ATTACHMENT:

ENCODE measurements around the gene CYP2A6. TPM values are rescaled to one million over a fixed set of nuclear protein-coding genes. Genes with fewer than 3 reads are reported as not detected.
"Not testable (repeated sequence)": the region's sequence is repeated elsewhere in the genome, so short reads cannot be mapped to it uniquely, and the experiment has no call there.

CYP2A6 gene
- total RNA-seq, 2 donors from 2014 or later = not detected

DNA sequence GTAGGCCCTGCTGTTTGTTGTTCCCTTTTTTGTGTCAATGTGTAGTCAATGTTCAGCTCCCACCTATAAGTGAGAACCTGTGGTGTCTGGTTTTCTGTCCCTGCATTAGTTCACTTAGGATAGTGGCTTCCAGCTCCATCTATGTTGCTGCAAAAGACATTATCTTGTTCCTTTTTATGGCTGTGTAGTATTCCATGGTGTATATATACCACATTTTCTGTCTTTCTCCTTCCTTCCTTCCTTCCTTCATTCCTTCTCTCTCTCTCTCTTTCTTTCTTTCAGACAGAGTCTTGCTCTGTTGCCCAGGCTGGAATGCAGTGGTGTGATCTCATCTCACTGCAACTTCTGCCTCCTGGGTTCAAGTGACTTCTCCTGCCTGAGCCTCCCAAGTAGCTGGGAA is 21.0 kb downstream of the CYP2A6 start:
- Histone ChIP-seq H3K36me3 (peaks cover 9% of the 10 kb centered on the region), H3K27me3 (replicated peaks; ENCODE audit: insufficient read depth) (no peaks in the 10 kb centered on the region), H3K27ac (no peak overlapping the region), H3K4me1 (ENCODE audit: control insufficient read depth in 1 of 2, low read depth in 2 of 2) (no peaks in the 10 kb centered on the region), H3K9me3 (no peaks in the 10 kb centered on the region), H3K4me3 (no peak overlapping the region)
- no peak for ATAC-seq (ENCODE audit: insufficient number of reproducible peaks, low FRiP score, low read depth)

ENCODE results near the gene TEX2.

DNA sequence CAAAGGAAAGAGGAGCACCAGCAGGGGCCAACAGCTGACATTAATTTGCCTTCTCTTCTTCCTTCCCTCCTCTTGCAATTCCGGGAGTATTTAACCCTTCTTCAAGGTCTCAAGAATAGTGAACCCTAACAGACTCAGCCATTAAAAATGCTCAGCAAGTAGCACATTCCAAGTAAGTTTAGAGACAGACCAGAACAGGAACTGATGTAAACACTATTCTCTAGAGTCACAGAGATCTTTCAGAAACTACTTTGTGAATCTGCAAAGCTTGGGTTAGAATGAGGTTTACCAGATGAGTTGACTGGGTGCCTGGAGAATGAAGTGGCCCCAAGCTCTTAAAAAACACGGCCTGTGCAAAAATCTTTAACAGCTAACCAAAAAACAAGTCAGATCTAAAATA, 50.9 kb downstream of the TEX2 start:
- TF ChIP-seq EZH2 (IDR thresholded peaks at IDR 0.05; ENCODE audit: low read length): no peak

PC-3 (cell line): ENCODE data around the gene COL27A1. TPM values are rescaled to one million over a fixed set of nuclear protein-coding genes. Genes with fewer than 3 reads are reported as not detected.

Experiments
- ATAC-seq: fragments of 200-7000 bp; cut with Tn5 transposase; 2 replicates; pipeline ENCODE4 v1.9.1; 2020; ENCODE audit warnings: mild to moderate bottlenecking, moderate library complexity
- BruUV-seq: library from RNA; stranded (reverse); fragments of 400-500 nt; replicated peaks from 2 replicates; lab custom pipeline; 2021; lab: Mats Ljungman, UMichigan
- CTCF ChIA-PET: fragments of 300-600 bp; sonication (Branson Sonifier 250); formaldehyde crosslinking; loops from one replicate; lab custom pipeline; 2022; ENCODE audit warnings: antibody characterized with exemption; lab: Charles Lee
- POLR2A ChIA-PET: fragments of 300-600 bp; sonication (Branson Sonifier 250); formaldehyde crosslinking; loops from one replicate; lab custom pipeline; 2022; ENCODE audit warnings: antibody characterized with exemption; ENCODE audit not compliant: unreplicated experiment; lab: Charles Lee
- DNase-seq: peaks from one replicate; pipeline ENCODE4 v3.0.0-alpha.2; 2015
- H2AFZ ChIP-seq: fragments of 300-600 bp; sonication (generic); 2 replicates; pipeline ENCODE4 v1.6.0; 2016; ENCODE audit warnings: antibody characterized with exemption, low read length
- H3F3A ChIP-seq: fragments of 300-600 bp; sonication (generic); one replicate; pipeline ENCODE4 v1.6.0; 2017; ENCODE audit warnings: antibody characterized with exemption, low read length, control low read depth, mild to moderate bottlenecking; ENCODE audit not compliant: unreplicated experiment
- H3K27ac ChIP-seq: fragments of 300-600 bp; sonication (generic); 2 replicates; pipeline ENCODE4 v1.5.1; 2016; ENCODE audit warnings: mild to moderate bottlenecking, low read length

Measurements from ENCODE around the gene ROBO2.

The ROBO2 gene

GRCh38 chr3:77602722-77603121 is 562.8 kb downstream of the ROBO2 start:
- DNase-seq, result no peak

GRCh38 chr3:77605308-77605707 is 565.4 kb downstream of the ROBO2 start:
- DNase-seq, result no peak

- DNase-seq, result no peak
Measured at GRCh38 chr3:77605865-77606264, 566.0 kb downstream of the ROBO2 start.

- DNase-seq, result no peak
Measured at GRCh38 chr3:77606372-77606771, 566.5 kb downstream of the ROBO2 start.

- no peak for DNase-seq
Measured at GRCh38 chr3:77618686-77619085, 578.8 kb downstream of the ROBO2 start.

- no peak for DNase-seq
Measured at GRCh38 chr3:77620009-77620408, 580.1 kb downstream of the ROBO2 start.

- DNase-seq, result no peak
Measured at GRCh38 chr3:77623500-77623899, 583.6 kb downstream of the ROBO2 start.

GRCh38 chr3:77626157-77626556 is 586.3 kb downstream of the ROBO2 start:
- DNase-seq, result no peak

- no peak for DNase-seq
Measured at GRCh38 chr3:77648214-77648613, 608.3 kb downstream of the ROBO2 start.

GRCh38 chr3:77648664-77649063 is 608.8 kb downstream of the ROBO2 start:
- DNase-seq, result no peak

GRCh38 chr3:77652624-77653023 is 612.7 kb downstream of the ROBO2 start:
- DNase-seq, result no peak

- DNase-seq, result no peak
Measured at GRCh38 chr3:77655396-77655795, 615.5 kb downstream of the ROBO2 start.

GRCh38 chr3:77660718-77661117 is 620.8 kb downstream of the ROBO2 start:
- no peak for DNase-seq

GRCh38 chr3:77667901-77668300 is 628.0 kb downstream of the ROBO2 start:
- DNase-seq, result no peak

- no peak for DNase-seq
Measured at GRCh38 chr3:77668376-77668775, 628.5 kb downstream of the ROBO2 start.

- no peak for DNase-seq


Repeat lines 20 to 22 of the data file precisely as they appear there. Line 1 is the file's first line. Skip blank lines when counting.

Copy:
- H3K27ac ChIP-seq: fragments of 300-600 bp; sonication (generic); 2 replicates; pipeline ENCODE4 v1.5.1; 2016; ENCODE audit warnings: mild to moderate bottlenecking, low read length

Measurements from ENCODE around the gene ROBO2.

The ROBO2 gene